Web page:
After three years of marriage, I found myself in a therapist’s office on a Saturday morning holding hands with my wife and stepson. We were crying because our problems had turned our family interactions into tumultuous encounters. Beneath my tears lay the greatest frustration of my adult life: Marriage and stepparenting, to which I had wholeheartedly subscribed, were kicking my ass, and I didn’t know how to handle the situation. I had come home at 8:00 A.M. on the morning of our therapy session, having told myself that hanging out once a week enabled me to handle our problems. But the tension it created in our home only exacerbated our conflict. My wife questioned the future of our relationship and worried about the impact my behavior was having on my stepson. I knew I had to take responsibility for what I was doing, and somehow I had to change and cope more effectively, but I wasn’t sure of what to do. I had totally misjudged the reality of becoming a stepparent. Like my own stepfather, I thought that because I am a man, and men have the power to do all things, I could enter the lives of my wife and stepson and easily make whatever changes were necessary to ensure our happiness. Instead I saw how unprepared I was.
I sat my stepson down one afternoon to talk about my hanging out and told him that my actions were poor examples of how to cope. He said he understood, and as we talked he shared with me his frustrations over the absolute authority his mother and I retained over everything in our home. I admitted that I did sometimes assume a dictatorial posture and agreed that I needed to be more understanding and sympathetic toward him. I felt uncomfortable admitting this, and I confided these feelings to my son. He was pleased by my willingness to discuss my insecurities with him openly.
Soon after this conversation I had to pick up my stepson from the police station, where he was being held for painting graffiti on a subway car. I was apprehensive, but when I saw how dejected and helpless he looked, I knew he needed my support. His acceptance of my insecurities and mistakes enabled me to be far less judgmental and more understanding of his. In fact, this was the beginning of my understanding of how much attention he needed and the extent to which he would go to get it.
The biggest hurdle that our family had to overcome was my stepson’s attitude toward school. He hated it and refused to go. After several years of fighting with him, trying to get him to do something he absolutely did not want to do, we let him make his own decision. He signed himself out, got a job and later earned his G.E.D. Now he’s college sophomore.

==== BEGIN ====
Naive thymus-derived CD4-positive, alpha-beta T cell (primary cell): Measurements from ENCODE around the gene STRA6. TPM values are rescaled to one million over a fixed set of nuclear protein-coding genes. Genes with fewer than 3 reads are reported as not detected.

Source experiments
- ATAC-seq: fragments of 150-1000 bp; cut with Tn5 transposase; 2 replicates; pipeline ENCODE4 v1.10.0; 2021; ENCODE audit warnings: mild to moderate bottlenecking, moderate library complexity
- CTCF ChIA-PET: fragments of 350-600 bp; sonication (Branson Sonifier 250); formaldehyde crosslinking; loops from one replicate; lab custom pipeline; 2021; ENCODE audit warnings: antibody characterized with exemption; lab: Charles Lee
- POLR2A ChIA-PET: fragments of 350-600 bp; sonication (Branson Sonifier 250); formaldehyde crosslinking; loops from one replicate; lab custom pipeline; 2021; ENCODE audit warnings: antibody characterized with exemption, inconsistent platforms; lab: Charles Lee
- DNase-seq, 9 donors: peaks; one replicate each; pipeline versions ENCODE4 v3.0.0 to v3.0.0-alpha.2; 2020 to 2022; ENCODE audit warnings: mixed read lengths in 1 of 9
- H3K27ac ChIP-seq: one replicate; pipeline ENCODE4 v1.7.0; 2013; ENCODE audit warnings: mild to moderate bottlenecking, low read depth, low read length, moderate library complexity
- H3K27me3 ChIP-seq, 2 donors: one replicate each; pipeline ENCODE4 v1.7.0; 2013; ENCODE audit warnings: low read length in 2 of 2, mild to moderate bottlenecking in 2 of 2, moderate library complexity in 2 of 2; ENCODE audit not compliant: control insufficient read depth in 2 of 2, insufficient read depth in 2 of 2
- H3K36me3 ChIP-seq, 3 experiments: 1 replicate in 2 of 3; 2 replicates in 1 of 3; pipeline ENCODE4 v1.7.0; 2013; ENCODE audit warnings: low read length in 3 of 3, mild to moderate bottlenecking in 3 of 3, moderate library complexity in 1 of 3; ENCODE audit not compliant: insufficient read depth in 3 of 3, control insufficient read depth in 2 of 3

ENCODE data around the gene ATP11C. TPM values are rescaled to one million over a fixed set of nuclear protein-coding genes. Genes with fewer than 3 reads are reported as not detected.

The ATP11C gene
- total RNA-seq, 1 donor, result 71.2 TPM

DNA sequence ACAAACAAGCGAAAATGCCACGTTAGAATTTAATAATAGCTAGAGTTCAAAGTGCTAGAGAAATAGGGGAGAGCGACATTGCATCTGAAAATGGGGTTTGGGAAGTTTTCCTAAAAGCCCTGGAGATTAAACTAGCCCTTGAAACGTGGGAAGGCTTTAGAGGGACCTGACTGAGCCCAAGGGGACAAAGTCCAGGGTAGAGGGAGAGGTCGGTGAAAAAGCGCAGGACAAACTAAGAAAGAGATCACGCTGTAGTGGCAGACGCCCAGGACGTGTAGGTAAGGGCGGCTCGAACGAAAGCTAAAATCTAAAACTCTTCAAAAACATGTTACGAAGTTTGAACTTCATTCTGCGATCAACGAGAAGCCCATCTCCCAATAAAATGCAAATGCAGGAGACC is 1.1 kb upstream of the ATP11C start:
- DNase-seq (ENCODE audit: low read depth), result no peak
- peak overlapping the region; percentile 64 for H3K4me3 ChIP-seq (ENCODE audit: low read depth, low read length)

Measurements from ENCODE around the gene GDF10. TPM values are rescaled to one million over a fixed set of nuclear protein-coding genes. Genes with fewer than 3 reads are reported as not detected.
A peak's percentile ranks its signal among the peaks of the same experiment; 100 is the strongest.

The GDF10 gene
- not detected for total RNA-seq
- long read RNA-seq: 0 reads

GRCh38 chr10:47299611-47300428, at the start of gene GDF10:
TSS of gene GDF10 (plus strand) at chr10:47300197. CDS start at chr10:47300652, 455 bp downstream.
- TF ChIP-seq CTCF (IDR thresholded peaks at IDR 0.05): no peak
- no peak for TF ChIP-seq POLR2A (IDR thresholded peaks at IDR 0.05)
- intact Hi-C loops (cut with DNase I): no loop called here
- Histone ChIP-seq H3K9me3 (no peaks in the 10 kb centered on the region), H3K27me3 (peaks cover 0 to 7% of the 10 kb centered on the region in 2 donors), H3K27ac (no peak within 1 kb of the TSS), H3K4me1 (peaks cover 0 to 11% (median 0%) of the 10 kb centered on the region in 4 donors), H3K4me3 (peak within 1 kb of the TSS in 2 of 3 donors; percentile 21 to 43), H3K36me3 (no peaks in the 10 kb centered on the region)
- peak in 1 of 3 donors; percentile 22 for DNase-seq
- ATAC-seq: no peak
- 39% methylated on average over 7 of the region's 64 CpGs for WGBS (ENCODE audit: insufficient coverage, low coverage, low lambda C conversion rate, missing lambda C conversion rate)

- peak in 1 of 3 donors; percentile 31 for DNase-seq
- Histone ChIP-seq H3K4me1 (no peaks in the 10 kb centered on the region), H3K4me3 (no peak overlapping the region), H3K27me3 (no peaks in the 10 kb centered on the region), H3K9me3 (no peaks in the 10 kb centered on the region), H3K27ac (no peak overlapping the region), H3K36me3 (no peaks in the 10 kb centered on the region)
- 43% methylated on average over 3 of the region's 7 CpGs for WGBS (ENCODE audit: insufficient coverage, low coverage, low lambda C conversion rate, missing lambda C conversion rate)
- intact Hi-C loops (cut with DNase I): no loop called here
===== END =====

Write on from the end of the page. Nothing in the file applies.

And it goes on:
There were times over the years when I was so angry I could have beaten him up. I felt he had to do what I said, as had been the case with me and my stepfather. But my wife made it clear that hitting him would satisfy my own frustrations but change nothing. I could not deal with that kind of impotence.
Eventually I found a Black male support group run by a therapist. The members of the group were my age, married and with similar family difficulties. After many sessions I had to come to terms with my own contributions to my family’s problems. I learned to let go a little and allow my son to be who he needed to be. I had to accept that my not knowing how to “fix” the problem did not make me less a man. In fact, I found out it provided me with greater avenues and opportunities for personal growth.
The group helped me see that I had not made a full commitment to our marriage and to fathering our son. My disappearing acts had created insecurity and fear in my household. This insight forced me to come to terms with the commitment I needed to make and ultimately made to our family.
My relationship with both my wife and my son improved after I joined the group, and I’ve stopped hanging out. I have become more of a friend to both my wife and son, and a better husband and father.
We have not overcome all of the difficulties we encounter as a family. I do, however, realize that I can only do the best I can with what I have.
Hector V. Lino, Jr., is a teacher and screenwriter who lives in Brooklyn, New York.
COPYRIGHT 1990 Essence Communications, Inc.
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